No bells. No whistles. No red (or in the case of Tennessee’s ritzy official visits, orange) carpets. No productions that eventually prove a whole lot different than the final product.

Just the right set of people working towards a common goal.

“I don’t want to choose a school based off its official visit,” said Wardlow, a defensive end who flipped his commitment from Maryland to Notre Dame. “They show you all the glamorous things and then when you sign and get there, you don’t see those things.

“Going to a café at 2 o’clock in the morning (at Notre Dame) and seeing everybody there chatting it up, not just giving me their full attention or asking me about anything, it’s seeing what basic life would be like there.”

What Wardlow saw is what he’ll get. No free rides or hollow promises.

“I asked (early enrollee offensive lineman) Aaron Banks yesterday, ‘Is there any surprises after being here two or three weeks?’” offensive line coach Harry Hiestand said on National Signing Day. “He said, ‘No. It was what I saw when I was recruited.’

“I said, ‘What do you like best?’ He said, ‘How much support I have from the players and the university to make my adjustment.’ I thought it was a very mature comment he also made, that the people here helping you — whether it’s in the weight room, whether it’s in academics — it’s all set up.”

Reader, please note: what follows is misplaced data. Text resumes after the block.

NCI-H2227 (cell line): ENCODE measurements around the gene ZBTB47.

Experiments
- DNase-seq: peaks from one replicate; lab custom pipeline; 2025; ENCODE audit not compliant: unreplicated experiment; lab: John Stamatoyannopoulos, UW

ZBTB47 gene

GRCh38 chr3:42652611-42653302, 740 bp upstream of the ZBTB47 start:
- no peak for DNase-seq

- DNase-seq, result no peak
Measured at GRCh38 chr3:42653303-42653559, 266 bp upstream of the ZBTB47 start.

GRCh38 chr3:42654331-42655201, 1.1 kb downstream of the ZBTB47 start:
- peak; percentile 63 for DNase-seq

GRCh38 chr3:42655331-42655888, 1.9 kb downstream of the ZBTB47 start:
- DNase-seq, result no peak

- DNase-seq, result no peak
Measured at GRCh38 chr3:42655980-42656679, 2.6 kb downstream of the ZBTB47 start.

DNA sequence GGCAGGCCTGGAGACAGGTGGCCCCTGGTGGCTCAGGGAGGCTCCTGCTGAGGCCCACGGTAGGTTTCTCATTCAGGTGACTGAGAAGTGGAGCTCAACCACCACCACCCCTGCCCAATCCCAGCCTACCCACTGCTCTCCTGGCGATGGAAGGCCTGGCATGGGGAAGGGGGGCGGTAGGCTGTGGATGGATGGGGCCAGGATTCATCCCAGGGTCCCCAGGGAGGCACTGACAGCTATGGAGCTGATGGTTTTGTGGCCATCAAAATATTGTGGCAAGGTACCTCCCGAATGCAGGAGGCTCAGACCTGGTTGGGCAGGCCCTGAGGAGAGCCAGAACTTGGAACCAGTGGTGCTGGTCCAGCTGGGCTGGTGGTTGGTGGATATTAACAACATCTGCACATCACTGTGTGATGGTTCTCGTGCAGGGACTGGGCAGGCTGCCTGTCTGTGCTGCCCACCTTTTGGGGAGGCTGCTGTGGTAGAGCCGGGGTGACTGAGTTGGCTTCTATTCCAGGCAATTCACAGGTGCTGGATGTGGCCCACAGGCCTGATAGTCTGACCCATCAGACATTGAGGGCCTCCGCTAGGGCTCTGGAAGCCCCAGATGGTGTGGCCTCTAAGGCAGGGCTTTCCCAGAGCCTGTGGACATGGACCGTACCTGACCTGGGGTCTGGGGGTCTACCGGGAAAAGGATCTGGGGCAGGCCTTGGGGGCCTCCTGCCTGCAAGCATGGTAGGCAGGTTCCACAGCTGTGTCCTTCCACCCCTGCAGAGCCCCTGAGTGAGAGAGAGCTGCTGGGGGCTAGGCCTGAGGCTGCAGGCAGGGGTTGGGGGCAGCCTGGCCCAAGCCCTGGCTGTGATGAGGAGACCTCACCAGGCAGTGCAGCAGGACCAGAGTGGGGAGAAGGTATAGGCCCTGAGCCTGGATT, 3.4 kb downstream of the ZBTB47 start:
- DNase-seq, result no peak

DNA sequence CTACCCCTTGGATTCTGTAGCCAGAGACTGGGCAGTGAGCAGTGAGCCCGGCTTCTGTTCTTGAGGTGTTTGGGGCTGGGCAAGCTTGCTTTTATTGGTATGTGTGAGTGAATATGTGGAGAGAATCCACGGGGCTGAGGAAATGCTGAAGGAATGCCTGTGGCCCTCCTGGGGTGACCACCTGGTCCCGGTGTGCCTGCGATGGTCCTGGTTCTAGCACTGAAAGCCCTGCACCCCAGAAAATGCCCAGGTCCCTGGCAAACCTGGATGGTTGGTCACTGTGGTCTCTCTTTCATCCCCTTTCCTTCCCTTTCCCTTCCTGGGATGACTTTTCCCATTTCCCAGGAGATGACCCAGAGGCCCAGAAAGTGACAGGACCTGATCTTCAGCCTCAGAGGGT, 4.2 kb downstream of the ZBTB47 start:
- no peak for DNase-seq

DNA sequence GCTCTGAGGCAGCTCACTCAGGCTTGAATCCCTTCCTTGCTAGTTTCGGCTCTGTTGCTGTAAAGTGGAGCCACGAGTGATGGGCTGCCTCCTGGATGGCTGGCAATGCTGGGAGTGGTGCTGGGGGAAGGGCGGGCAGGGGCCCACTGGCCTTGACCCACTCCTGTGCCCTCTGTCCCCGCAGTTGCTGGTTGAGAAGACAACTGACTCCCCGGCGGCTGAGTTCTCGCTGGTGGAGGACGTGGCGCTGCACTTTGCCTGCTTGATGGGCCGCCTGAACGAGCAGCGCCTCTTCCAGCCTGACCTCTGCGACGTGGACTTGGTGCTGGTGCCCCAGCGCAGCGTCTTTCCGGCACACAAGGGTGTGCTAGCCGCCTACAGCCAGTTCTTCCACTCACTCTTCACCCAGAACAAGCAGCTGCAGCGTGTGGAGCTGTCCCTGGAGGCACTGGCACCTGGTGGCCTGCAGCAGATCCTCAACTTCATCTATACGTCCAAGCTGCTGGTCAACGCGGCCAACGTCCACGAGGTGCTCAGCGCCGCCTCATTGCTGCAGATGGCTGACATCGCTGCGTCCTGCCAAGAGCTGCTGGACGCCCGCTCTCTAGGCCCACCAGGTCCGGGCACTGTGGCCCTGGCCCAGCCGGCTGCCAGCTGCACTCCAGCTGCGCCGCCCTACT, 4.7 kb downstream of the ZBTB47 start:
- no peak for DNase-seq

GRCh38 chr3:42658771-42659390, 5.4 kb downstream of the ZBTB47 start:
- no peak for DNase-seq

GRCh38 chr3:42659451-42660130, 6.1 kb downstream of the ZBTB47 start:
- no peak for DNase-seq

Notre Dame doesn’t have a football facility with a miniature golf course and a basketball court, like Clemson. It doesn’t get hit with an ocean breeze, like UCLA. It doesn’t unveil an endless array of uniform combinations, like Oregon.

It has its degree, its tradition, its values and its people.

And for those six late commits, that was more than enough.

“Everyone talks about Notre Dame and how great of a school it is,” Armstrong said. “’When you go on campus, you have to visit A, B and C. You have to go to the basilica. You have to go to the Golden Dome.’ Those are all great, but what I liked most was the people.

“The people and players, coaches and teachers, admissions people, they seemed like they wanted the best out of their students on and off the field. They wanted their students to reach their highest potential.”

At Notre Dame, at least, sincerity trumps the show.

“I had a really good connection with my host, (freshman defensive end) Daelin Hayes,” Wardlow said. “I remember going to that café at like 2 o’clock and everybody was there and it was kind of a community feeling. That’s what I wanted. I didn’t want to be like a stranger and not know anybody.

“It was friendly. It just felt right.”

mvorel@ndinsider.com

574-235-6428

Twitter: @mikevorel

Notre Dame cheerleaders run out onto the field following a touchdown during the Notre Dame-Nevada NCAA college football game Saturday, Sept. 10, 2016, at Notre Dame Stadium in South Bend. Tribune Photo/ROBERT FRANKLIN